UPDATE: The CDC says it does not anticipate lifting COVID-19’s “epidemic” label anytime soon. A spokeswoman for the CDC explained to Politifact that the death rate alone does not determine whether or not COVID-19 is still an epidemic.
Despite the recent spike in COVID-19 cases, deaths have continued to decline and may soon reach a level where the coronavirus will no longer qualify as an epidemic under CDC guidelines.
A disease outbreak qualifies as an “epidemic” by the CDC when the number of weekly deaths caused by the disease exceeds a certain percentage of overall deaths, explains Daniel Payne of Just The News.
According to the CDC, “Based on death certificate data, the percentage of deaths attributed to pneumonia, influenza or COVID-19 (PIC) decreased from 9.0% during week 25 to 5.9% during week 26, representing the tenth week of a declining percentage of deaths due to PIC.” If the percentage continues to decline, it is likely COVID-19 will lose its classification as an epidemic in the next few weeks.
Some might scoff at the idea that deaths will continue to decline, but it’s been 22 days since COVID-19 cases started to spike and there’s been no spike in deaths.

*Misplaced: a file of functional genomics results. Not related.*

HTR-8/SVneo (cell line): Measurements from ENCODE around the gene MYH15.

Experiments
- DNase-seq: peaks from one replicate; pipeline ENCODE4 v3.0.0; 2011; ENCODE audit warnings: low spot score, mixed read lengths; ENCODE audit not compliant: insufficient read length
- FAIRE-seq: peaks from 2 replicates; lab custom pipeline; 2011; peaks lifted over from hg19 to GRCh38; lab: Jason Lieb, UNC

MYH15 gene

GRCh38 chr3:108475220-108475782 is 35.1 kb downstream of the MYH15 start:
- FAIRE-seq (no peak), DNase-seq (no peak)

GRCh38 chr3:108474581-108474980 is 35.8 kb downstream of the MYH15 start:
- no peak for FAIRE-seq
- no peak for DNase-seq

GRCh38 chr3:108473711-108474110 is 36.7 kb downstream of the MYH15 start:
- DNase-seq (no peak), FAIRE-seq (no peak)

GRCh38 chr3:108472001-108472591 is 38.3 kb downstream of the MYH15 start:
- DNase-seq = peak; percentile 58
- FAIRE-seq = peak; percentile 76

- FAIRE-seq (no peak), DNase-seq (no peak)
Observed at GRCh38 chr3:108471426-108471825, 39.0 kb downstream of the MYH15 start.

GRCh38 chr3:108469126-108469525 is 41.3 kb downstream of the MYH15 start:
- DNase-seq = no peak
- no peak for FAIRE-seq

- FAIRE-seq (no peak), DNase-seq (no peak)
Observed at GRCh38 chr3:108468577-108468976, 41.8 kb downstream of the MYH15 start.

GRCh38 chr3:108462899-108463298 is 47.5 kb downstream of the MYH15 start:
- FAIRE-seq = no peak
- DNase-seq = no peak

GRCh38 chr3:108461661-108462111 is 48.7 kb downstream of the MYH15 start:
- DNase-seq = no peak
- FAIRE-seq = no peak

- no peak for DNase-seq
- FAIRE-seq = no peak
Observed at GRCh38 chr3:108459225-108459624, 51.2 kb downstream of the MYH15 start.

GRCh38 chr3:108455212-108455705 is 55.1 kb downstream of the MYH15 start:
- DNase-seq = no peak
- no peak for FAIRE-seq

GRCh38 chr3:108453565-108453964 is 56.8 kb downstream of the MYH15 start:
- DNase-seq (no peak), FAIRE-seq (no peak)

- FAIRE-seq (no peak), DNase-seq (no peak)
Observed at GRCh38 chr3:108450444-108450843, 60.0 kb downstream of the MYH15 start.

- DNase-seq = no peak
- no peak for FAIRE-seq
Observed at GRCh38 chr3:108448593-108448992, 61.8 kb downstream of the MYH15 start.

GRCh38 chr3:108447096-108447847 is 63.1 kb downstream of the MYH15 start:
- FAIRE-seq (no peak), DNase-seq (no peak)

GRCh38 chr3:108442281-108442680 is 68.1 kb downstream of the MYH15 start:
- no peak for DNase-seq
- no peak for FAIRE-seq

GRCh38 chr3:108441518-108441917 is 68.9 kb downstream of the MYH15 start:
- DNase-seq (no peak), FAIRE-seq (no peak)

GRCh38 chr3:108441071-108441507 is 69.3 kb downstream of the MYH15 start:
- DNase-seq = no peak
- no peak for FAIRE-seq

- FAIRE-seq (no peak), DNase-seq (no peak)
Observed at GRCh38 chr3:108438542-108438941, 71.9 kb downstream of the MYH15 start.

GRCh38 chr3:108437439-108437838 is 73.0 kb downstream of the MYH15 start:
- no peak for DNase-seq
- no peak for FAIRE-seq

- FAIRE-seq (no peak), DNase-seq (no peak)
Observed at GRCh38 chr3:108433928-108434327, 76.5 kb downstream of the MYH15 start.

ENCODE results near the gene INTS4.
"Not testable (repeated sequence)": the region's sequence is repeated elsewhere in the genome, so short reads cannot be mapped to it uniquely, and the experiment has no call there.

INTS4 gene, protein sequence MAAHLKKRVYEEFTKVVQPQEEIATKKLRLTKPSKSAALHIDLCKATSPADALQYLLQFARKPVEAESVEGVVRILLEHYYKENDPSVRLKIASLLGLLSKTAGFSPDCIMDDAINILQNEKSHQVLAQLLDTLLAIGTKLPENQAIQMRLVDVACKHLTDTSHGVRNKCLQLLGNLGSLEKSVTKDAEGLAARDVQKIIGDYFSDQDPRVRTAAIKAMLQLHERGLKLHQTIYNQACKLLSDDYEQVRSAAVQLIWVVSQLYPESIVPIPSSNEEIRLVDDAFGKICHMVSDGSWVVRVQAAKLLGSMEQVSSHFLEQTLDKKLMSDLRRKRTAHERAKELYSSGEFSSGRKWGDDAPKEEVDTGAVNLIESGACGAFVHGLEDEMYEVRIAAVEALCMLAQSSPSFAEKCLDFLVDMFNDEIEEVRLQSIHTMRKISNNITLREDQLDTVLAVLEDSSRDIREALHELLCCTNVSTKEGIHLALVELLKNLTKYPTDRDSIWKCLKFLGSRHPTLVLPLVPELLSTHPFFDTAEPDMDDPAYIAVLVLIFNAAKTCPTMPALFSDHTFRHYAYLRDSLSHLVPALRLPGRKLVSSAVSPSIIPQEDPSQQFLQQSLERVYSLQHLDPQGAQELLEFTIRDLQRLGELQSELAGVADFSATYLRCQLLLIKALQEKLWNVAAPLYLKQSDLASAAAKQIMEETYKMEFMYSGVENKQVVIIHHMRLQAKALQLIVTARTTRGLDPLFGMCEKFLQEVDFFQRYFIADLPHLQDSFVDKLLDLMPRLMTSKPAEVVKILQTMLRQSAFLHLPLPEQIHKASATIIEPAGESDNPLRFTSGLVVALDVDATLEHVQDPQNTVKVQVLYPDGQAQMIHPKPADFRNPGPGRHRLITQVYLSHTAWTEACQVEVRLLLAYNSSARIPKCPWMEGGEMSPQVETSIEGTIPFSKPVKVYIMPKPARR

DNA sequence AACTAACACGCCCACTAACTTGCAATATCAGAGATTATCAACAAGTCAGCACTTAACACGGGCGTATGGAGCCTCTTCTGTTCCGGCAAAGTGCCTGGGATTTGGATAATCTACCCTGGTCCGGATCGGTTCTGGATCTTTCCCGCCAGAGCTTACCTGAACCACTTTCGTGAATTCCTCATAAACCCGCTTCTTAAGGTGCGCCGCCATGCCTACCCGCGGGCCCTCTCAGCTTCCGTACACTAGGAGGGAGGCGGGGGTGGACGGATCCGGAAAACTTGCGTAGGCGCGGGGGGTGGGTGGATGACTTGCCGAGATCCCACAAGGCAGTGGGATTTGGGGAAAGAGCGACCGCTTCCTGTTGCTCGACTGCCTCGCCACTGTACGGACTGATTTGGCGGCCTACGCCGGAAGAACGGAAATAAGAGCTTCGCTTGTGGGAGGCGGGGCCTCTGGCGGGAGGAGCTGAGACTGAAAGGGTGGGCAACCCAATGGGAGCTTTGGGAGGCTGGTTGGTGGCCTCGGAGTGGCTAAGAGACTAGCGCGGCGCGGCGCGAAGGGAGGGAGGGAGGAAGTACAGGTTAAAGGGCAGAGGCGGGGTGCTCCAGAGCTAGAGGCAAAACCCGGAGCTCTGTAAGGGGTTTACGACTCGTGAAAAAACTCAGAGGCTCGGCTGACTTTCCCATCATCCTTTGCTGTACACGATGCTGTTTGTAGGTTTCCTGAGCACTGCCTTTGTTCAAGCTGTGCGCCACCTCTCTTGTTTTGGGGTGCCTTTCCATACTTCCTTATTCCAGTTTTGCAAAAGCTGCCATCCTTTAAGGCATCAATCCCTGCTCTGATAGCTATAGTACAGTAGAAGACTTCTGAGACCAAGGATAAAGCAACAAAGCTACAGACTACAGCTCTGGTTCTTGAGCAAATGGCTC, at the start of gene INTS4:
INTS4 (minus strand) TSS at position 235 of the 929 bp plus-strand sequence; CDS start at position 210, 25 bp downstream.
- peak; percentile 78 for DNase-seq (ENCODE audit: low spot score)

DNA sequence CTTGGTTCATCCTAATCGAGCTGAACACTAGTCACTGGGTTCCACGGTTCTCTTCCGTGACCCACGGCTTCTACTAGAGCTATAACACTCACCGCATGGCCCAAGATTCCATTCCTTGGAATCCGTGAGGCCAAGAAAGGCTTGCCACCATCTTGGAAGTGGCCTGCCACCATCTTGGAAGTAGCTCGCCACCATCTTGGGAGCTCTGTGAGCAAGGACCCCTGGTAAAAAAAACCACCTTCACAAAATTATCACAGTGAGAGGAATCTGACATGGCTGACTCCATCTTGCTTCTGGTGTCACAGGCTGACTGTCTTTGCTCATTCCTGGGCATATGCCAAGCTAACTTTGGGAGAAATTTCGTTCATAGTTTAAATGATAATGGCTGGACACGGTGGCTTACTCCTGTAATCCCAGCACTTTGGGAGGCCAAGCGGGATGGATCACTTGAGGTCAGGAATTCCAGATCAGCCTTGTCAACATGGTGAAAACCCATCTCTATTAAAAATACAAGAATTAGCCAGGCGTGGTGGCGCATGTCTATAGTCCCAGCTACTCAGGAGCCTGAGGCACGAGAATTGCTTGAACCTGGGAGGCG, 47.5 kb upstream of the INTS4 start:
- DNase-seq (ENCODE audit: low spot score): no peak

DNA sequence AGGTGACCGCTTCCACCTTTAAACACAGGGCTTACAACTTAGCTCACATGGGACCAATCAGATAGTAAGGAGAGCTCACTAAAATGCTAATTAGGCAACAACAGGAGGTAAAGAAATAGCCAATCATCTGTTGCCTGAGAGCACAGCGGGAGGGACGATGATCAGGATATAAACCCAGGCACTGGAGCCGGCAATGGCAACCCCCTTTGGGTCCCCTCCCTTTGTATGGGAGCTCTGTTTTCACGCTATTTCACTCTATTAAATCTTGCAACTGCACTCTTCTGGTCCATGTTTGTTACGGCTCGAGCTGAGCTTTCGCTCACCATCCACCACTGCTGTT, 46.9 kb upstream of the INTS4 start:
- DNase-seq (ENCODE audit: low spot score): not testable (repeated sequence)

Considering this data, it seems likely that deaths will continue to decline as it is mostly younger people getting infected, and treatments have also improved. A recent large-scale study conducted by the Henry Ford Health System also found that despite past reports and fearmongering by the media, hydroxychloroquine reduces the death rate of COVID-19 by more than half.
Matt Margolis is the author of the new book Airborne: How The Liberal Media Weaponized The Coronavirus Against Donald Trump, and the bestselling book The Worst President in History: The Legacy of Barack Obama. You can follow Matt on Twitter @MattMargolis